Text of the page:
Giving her neighbors a voice
The Tenderloin, a neighborhood in downtown San Francisco, spans 40 blocks and is home to nearly 35,000 residents, many of whom are low-income and immigrants. Now in her Junior year at UC Berkeley, Precious Listana was the Saint Francis Foundation's data storytelling intern over the summer. Using LiveStories, Listana easily communicated progress in San Francisco's Tenderloin, the neighborhood she grew up in. “I loved the user-friendliness of it,” Listana says of LiveStories.
Born in the Philippines, Listana moved to the Tenderloin when she was eight years old. The neighborhood has a reputation for its high rates of drug and crime activity. However, Listana wants to showcase the bright side of the Tenderloin, which is given less attention. Listana says those who live in the Tenderloin have a different perception of their neighborhood than outsiders. “I want to paint a picture that these snap judgements are not a representation of the residents that live in this community,” she says. With this goal in mind, Listana focused specifically on telling the story behind the Tenderloin Health Improvement Project (TLHIP) and the renovation of Boeddeker Park. Before the 2014 renovation, the park was extremely dangerous. However, after the renovation, 95 percent of people reported feeling safe.
Harnessing the Power of Collective Impact
Created by the Saint Francis Foundation, TLHIP is a partnership between residents and organizations with the goal of improving health outcomes and creating alignment and collaboration in the community. To show how these groups are connected, Listana includes a map of service organizations, an informational video, and numerous charts that show data about the community in her LiveStory.
The renovation of Boeddeker Park was the perfect investment as it met all three of TLHIP’s priorities: ensuring safety, increasing opportunities for physical activity, and building community connections to support health and well-being. “It had the right balance of promise and change,” said Jennifer Kiss Director of Saint Francis Foundation.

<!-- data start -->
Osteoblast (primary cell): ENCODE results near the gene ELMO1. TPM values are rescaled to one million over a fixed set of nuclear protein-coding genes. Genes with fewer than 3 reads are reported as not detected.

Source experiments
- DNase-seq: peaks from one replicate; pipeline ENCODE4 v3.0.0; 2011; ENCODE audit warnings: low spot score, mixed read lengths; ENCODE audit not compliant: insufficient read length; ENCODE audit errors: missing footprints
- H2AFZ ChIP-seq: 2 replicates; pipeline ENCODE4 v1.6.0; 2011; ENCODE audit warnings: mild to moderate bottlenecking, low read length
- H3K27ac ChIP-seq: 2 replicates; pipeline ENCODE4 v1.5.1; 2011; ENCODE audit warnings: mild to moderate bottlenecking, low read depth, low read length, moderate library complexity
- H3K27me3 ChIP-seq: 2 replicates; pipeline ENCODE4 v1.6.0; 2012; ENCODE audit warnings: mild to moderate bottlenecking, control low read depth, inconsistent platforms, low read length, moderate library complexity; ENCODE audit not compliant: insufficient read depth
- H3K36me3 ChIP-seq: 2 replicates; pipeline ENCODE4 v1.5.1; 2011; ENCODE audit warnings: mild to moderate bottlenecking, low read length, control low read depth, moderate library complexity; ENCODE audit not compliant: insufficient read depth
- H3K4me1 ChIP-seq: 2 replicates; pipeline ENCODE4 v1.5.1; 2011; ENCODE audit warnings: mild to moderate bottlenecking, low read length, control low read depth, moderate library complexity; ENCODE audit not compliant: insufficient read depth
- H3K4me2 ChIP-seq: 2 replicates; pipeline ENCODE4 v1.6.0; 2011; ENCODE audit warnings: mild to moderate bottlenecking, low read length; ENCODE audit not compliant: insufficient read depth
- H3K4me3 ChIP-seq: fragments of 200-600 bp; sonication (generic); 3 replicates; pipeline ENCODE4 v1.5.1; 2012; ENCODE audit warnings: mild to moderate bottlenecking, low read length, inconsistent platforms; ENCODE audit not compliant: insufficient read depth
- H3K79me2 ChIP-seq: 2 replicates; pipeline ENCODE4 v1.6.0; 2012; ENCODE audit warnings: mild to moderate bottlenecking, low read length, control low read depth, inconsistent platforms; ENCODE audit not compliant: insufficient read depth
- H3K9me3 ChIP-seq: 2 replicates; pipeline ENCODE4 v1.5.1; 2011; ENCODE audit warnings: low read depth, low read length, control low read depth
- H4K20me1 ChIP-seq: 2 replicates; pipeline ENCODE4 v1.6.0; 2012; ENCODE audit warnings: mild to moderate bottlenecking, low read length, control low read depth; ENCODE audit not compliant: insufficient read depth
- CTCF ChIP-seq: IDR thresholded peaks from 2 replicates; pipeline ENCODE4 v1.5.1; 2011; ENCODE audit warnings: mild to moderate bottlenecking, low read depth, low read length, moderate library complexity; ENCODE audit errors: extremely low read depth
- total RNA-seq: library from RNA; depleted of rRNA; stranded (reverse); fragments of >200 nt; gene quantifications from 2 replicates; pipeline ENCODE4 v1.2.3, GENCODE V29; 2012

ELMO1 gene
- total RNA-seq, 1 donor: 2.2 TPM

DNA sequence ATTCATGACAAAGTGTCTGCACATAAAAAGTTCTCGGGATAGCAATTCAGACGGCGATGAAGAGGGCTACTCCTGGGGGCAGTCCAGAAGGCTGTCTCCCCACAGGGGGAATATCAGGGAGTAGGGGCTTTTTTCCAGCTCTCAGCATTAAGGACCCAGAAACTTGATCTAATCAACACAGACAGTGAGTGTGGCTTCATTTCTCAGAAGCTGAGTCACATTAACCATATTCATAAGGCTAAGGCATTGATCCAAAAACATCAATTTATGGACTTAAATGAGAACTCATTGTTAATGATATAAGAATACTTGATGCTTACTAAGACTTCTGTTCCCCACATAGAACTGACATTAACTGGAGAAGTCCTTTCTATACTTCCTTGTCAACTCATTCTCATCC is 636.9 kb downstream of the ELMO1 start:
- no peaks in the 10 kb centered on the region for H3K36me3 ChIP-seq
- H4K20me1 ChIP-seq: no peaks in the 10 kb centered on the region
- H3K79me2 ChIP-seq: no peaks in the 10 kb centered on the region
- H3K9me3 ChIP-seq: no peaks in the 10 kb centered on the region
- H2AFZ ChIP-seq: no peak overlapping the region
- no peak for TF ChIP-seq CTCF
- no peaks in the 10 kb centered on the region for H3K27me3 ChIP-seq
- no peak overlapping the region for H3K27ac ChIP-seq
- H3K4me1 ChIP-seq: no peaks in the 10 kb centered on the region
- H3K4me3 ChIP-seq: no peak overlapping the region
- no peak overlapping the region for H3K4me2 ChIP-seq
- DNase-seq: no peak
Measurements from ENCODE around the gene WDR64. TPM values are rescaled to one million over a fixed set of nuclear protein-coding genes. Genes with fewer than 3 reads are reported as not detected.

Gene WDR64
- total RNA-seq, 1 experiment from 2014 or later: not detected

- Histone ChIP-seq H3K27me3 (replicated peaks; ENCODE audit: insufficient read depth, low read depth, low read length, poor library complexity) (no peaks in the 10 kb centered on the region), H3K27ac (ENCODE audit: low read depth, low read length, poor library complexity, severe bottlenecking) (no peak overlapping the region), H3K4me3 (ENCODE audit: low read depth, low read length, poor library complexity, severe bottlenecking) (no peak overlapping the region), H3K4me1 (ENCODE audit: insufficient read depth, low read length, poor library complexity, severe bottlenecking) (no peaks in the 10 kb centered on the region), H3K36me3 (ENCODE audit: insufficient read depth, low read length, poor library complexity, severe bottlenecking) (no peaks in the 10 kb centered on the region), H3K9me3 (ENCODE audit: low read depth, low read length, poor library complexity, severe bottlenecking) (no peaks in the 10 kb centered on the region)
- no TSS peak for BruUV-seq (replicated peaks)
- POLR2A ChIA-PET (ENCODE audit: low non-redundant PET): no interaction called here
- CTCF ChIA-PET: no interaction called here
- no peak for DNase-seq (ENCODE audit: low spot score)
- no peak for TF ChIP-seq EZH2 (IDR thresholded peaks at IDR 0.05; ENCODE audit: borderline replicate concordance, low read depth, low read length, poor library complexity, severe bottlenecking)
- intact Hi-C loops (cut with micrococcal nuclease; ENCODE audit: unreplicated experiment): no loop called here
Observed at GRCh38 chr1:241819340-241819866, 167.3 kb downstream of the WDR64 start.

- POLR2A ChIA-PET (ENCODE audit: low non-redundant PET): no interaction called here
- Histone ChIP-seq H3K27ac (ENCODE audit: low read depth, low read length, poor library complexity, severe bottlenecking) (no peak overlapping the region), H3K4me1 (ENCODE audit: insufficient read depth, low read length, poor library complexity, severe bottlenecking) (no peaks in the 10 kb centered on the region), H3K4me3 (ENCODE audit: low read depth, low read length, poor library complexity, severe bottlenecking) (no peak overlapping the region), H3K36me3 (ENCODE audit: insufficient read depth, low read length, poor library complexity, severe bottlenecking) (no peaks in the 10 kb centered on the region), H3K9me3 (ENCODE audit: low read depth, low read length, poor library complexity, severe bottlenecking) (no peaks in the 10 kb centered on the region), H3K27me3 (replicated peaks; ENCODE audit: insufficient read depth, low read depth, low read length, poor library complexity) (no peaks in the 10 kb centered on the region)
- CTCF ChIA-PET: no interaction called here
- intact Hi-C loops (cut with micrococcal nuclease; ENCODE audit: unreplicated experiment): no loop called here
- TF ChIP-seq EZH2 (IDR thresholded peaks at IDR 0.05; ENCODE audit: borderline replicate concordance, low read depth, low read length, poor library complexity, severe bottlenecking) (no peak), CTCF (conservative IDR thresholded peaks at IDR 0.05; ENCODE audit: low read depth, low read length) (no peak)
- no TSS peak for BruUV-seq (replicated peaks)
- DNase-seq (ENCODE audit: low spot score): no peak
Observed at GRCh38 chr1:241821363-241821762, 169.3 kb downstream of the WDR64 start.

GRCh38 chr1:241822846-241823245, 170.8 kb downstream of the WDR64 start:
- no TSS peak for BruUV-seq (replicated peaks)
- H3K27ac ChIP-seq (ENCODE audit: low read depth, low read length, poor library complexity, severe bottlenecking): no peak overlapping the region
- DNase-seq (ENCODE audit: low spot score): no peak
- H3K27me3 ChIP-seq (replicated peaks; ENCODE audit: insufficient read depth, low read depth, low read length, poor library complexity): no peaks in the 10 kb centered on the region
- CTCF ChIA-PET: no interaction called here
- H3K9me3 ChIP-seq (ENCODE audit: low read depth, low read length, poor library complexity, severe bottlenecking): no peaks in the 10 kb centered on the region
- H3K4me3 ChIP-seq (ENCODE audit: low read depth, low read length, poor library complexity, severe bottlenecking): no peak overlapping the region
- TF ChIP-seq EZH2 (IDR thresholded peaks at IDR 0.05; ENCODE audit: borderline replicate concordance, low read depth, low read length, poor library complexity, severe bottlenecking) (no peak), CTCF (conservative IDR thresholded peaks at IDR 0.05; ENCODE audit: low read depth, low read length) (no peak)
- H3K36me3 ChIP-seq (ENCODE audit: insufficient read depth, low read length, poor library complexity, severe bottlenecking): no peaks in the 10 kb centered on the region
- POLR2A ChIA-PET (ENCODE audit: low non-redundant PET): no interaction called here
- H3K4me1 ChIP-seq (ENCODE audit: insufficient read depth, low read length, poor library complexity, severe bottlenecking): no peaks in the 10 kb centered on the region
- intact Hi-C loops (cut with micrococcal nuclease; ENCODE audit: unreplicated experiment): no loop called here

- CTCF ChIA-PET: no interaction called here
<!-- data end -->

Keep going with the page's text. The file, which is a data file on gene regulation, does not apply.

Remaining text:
Listana says growing up, Boeddeker Park was known as the most dangerous part of the the Tenderloin. Activity in the park became so dangerous at one point that the parks department decided to close the gates for good.
Because of the park’s dark history, many community members advocated to renovate Boeddeker Park. “They wanted to have an activated park where a neighborhood that has such a dense population of children can actually feel safe and have their own fitness activities,” said Listana.
Currently, The Boys & Girls Club of San Francisco is the “master tenant” of Boeddeker Park. As the master tenant, they partner with other organizations to run activities and programs year-round. For instance, The Boys & Girls Club has worked with the YMCA, which is located in Boeddeker Park, to provide services year-round the weekdays. Some of these include a complimentary cup of coffee in the mornings and a variety of youth after-school activities and exercise classes in the afternoon and evenings. Dinner is also prepared for all youth who attend after-school activities at the YMCA. In addition to creating community around nutritional opportunities, safety is also a high priority. For instance, TLHIP received a safety grant which went towards stationing a police officer in the park.
Listana is now 20 years old and in her Junior year at UC Berkeley. Growing up in the Tenderloin, the challenges and obstacles she faced as a low-income immigrant made her stronger and aim to strive. She sees her strength reflected in her community’s culture of “resilience in the struggle.” While Listana wishes she had had a safe park to play in growing up, she is glad it exists now.
Following the renovation of Boeddeker Park, in 2015 the Tenderloin Health Improvement Project (TLHIP) was one of 24 organizations to receive funding from the International Healthcare Institution (IHI), as a part of IHI’s initiative 100 Million Healthier Lives. A LiveStories customer, 100 Million Healthier Lives is a collaboration of change agents with the goal of making 100 million people healthier by the year 2020. As one of the core values of 100 MHL’s SCALE (Spreading Community Accelerators through Learning and Evaluation) initiative is using data and stories to drive improvement and monitor impact, and the LiveStories platform was the perfect fit for many of the awardees. For more on 100 Million Healthier Lives, read our case study.